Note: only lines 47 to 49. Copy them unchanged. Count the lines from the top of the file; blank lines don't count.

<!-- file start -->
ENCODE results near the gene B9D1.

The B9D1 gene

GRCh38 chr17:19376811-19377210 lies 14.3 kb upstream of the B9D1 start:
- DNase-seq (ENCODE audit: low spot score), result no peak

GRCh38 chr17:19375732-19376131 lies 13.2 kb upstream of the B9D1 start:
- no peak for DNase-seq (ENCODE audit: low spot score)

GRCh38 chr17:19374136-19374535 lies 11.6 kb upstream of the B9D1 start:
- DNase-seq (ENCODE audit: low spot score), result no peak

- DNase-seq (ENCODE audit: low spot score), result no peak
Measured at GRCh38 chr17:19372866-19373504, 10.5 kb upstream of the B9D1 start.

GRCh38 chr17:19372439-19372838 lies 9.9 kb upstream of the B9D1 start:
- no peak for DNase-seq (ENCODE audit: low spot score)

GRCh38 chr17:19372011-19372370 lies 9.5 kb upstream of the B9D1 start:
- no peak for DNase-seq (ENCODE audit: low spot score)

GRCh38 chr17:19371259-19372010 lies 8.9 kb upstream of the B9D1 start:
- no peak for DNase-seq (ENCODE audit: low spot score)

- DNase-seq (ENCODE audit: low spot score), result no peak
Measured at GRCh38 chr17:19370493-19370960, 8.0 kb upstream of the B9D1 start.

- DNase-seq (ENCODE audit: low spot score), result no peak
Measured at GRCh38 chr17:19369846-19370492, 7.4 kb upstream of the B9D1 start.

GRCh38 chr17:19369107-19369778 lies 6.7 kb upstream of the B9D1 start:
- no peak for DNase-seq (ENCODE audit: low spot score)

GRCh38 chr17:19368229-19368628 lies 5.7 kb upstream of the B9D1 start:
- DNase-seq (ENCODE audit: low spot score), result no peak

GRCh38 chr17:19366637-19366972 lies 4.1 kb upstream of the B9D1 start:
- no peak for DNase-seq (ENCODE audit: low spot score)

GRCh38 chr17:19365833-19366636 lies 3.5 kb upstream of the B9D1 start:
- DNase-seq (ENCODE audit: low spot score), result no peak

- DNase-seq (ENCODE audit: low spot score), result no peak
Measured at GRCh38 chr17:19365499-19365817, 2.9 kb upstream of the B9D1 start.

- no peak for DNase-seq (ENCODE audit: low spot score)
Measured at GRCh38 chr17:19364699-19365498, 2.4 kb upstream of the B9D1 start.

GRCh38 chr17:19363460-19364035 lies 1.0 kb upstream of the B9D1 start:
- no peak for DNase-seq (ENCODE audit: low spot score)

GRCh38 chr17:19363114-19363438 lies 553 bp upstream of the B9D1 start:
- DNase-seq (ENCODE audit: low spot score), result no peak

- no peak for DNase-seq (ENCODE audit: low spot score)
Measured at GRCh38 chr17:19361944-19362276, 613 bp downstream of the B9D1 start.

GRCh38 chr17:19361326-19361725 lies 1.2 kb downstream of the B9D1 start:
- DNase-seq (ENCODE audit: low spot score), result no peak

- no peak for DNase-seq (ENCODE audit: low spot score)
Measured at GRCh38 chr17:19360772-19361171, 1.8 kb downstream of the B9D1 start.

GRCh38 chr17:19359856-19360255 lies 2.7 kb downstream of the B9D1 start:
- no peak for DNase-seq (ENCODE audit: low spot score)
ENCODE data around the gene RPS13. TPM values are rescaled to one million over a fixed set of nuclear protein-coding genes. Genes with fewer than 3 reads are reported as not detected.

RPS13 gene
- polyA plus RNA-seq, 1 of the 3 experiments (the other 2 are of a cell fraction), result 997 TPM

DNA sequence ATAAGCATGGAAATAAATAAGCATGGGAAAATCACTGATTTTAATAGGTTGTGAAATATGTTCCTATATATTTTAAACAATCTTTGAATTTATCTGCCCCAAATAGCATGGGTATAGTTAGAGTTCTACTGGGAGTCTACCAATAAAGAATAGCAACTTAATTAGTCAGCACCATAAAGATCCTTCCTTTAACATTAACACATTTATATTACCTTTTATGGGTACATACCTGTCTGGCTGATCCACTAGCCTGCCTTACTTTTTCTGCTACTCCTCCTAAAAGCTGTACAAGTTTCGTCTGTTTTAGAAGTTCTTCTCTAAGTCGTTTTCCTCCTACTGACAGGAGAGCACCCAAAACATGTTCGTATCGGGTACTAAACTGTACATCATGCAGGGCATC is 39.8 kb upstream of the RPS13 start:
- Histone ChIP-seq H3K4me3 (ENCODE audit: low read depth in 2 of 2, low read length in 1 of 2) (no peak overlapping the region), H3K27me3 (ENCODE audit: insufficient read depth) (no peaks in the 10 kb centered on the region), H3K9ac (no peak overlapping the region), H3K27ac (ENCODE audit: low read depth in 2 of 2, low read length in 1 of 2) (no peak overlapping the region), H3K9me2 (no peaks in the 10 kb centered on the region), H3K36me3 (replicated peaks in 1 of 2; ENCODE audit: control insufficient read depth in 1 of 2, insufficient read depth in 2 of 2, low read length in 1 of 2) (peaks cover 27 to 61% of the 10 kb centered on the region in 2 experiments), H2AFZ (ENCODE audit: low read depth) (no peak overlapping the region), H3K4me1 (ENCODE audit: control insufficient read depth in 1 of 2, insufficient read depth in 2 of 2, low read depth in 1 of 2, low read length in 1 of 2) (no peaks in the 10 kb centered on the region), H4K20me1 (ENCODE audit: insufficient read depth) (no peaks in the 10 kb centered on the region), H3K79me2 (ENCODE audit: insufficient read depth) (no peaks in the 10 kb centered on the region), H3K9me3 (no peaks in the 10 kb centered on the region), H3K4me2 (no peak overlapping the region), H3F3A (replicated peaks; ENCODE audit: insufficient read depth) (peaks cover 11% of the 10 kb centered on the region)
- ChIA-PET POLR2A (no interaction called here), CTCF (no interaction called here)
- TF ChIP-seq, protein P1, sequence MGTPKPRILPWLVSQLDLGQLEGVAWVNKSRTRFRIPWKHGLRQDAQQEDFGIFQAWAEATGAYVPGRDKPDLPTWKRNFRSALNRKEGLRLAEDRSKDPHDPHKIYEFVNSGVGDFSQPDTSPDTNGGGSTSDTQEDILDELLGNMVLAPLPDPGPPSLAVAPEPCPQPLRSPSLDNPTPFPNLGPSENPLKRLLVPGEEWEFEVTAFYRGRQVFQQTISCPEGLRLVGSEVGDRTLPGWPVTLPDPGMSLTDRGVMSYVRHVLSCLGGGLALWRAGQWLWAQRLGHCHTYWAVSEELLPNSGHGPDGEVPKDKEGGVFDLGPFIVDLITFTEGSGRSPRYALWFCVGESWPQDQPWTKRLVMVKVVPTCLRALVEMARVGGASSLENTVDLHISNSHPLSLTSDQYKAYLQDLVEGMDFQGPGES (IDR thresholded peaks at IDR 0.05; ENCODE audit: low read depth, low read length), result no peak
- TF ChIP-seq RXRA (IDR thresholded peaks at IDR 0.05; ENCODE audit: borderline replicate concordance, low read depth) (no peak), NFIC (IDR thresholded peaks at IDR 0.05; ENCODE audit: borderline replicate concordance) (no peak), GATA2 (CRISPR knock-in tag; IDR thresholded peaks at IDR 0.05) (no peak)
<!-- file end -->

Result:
- polyA plus RNA-seq, 1 of the 3 experiments (the other 2 are of a cell fraction), result 997 TPM

DNA sequence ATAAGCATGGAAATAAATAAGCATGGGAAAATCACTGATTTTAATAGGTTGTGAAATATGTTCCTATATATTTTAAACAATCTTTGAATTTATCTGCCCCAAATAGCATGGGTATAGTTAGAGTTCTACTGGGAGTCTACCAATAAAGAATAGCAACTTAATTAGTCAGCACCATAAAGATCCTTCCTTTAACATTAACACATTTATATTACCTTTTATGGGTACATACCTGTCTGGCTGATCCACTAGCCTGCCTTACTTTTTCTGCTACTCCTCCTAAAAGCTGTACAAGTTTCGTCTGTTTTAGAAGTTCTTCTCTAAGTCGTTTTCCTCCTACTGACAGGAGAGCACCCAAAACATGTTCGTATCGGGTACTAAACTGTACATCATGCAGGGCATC is 39.8 kb upstream of the RPS13 start:
- Histone ChIP-seq H3K4me3 (ENCODE audit: low read depth in 2 of 2, low read length in 1 of 2) (no peak overlapping the region), H3K27me3 (ENCODE audit: insufficient read depth) (no peaks in the 10 kb centered on the region), H3K9ac (no peak overlapping the region), H3K27ac (ENCODE audit: low read depth in 2 of 2, low read length in 1 of 2) (no peak overlapping the region), H3K9me2 (no peaks in the 10 kb centered on the region), H3K36me3 (replicated peaks in 1 of 2; ENCODE audit: control insufficient read depth in 1 of 2, insufficient read depth in 2 of 2, low read length in 1 of 2) (peaks cover 27 to 61% of the 10 kb centered on the region in 2 experiments), H2AFZ (ENCODE audit: low read depth) (no peak overlapping the region), H3K4me1 (ENCODE audit: control insufficient read depth in 1 of 2, insufficient read depth in 2 of 2, low read depth in 1 of 2, low read length in 1 of 2) (no peaks in the 10 kb centered on the region), H4K20me1 (ENCODE audit: insufficient read depth) (no peaks in the 10 kb centered on the region), H3K79me2 (ENCODE audit: insufficient read depth) (no peaks in the 10 kb centered on the region), H3K9me3 (no peaks in the 10 kb centered on the region), H3K4me2 (no peak overlapping the region), H3F3A (replicated peaks; ENCODE audit: insufficient read depth) (peaks cover 11% of the 10 kb centered on the region)